I nominated List of National Treasures of Japan (castles) at WP:FLC. The criteria for featured lists are found here. Please add comments or questions to the nomination page. bamse (talk) 10:37, 3 February 2010 (UTC)

It got promoted. bamse (talk) 10:31, 22 February 2010 (UTC)

Wikipedia:Articles for deletion/Kiichiro Hurukawa

Would somebody have time to check for sources in Japanese for this fellow, I dont understand Japanese. Power.corrupts (talk) 15:21, 4 February 2010 (UTC)

The power of dogu

I am looking for pictures of national treasure archaeological materials for List of National Treasures of Japan (archaeological materials) (and any of the other national treasure lists). Has anybody recently been to the Tokyo National Museum (or British Museum) and pictures of any of the three dogu national treasures (see [1]) to upload? Or if you are planning to go there (the exhibition is until February 21), please take a camera and snap a picture (or three). I'd be really happy if you did. Not sure if photography is allowed since it is a special exhibition. In any case most of the regular exhibition should be free to photograph and there are some great items as well. (see [2] for what's on) If you are really nice, you could take pictures of any of the national treasures on display and upload to commons (or wikipedia). bamse (talk) 23:15, 8 February 2010 (UTC)

Why don't you ask it on this page too? Oda Mari (talk) 15:05, 10 February 2010 (UTC)
Done now. I did not know about that page. Thanks for the link. bamse (talk) 19:08, 10 February 2010 (UTC)

Shirakiya Department Store fire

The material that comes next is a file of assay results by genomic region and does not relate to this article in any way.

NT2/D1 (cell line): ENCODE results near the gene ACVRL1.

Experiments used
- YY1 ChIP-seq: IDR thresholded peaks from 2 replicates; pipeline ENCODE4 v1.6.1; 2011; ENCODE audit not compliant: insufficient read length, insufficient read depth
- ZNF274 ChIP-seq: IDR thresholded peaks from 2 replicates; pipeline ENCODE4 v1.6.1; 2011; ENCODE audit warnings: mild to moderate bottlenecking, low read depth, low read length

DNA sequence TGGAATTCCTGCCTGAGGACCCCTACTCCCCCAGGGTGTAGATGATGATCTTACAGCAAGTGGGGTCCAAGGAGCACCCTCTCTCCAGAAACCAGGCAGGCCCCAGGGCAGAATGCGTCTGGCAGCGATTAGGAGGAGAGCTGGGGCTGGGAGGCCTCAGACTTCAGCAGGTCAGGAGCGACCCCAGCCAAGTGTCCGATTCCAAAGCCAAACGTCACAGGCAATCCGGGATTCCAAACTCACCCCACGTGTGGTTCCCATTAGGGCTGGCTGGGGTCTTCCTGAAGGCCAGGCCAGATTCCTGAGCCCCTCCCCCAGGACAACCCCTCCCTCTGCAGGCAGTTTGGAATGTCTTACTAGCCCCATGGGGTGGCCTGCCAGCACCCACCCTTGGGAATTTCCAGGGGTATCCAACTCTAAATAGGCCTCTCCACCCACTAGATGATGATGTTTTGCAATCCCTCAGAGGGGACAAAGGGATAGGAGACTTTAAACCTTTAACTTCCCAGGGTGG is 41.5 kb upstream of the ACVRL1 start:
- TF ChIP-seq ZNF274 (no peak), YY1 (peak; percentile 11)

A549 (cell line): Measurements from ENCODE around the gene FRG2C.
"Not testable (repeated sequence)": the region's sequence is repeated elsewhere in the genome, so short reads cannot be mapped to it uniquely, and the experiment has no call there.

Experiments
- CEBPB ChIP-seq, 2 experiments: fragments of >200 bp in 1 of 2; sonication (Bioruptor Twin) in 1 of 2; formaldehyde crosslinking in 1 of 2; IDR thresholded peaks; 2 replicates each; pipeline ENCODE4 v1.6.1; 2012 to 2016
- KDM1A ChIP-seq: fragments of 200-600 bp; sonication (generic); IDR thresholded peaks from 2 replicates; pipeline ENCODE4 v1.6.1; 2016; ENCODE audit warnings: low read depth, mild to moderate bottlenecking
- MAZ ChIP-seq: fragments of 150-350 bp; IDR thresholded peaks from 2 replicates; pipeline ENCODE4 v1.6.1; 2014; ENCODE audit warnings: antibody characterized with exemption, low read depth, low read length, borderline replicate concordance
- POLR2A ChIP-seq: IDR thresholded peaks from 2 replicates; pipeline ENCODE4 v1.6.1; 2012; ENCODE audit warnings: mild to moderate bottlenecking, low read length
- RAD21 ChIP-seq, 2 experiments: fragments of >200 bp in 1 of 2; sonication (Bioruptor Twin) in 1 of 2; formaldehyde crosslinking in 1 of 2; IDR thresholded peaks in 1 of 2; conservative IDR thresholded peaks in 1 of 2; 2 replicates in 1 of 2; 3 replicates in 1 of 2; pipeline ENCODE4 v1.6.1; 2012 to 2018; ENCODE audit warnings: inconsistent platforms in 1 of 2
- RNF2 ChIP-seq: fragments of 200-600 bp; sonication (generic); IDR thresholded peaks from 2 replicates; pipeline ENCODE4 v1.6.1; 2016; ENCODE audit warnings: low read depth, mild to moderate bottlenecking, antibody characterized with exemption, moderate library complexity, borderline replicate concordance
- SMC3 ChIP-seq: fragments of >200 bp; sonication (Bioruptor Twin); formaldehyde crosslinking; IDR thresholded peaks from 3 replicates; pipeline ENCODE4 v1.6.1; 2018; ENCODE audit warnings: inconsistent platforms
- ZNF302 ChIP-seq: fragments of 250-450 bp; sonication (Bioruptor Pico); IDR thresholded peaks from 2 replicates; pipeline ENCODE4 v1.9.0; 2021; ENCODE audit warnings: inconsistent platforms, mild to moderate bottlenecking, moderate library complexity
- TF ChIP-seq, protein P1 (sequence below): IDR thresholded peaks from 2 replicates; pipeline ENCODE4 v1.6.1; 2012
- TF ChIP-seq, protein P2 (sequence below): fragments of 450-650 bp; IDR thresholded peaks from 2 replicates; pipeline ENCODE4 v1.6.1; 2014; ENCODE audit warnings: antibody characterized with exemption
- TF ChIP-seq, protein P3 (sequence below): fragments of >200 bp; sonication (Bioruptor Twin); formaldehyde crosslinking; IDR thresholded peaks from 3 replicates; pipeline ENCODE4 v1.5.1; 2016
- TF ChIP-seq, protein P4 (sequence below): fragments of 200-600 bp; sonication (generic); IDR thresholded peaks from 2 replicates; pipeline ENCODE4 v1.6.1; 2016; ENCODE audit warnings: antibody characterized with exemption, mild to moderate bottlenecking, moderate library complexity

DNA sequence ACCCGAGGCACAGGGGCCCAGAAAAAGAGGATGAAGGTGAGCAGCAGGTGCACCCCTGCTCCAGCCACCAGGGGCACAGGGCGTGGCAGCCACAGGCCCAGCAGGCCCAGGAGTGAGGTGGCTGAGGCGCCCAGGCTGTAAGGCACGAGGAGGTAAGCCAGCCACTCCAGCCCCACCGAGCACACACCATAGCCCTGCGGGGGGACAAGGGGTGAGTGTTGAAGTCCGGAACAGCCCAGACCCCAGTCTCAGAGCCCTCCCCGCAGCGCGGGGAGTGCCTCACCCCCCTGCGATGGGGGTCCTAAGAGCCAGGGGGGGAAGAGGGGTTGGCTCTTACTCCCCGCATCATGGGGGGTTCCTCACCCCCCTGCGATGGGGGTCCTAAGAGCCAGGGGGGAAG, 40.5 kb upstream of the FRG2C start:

I just found and tagged this. It's a worthwhile topic, but could use some help. Please lend a hand. お願いします! --Chris (クリス • フィッチュ) (talk) 13:24, 10 February 2010 (UTC)

I moved it to Shirokiya Department Store fire, added a picture, added the Japanese, and tagged a couple things as dubious. ···日本穣? · 投稿 · Talk to Nihonjoe 14:09, 10 February 2010 (UTC)
May I merge the article into Shirokiya or should I open a discussion? ―― Phoenix7777 (talk) 03:55, 11 February 2010 (UTC)
I would go ahead and merge it. There doesn't seem to be enough verifiable information for a separate article. Be sure to keep the photo, though. :) ···日本穣? · 投稿 · Talk to Nihonjoe 04:06, 11 February 2010 (UTC)

Reading questions

The headquarters of 0verflow are in 杉商ビル (Sugishou building?) while the headquarters of Smilesoft were in (CT笹塚ビル) CT Sasazuka Building?

Would anyone like to confirm if those readings are correct? Thanks WhisperToMe (talk) 18:30, 10 February 2010 (UTC)

Where are these located? ···日本穣? · 投稿 · Talk to Nihonjoe 01:39, 11 February 2010 (UTC)
Correct. There's no other way to read them. Oda Mari (talk) 04:52, 11 February 2010 (UTC)
Thanks. :) BTW, both buildings are in Tokyo. WhisperToMe (talk) 11:54, 11 February 2010 (UTC)


I have nominated Sino-German cooperation (1911–1941) for a featured article review here. Please join the discussion on whether this article meets featured article criteria. Articles are typically reviewed for two weeks. If substantial concerns are not addressed during the review period, the article will be moved to the Featured Article Removal Candidates list for a further period, where editors may declare "Keep" or "Remove" the article's featured status. The instructions for the review process are here. YellowMonkey (Southern Stars photo poll) 06:22, 11 February 2010 (UTC)

Kyōhō Meibutsu-chō

I am starting to learn about Japanese swords and am improving the lists in List_of_National_Treasures_of_Japan_(crafts-swords). Eventually all lists should look like that of the Awataguchi_school. The Database for Cultural Properties has entries which include things like: "名物厚藤四郎". I took this to mean that the corresponding sword is listed in the Kyōhō Meibutsu-chō (享保名物帳) with the nickname "厚藤四郎". I have the following questions:

  1. Is it correct to assume that 名物 (at bunkacho) refers to the Kyōhō Meibutsu-chō?
  2. Do all the swords that are listed in the Kyōhō Meibutsu-chō have a nickname?
  3. Are all the national treasure Kyōhō Meibutsu-chō (those which are both) swords marked as such (by 名物) in the database?
  4. Is there an online list of Kyōhō Meibutsu-chō swords?

bamse (talk) 10:41, 13 February 2010 (UTC)

Umetsugu Inoue reference needed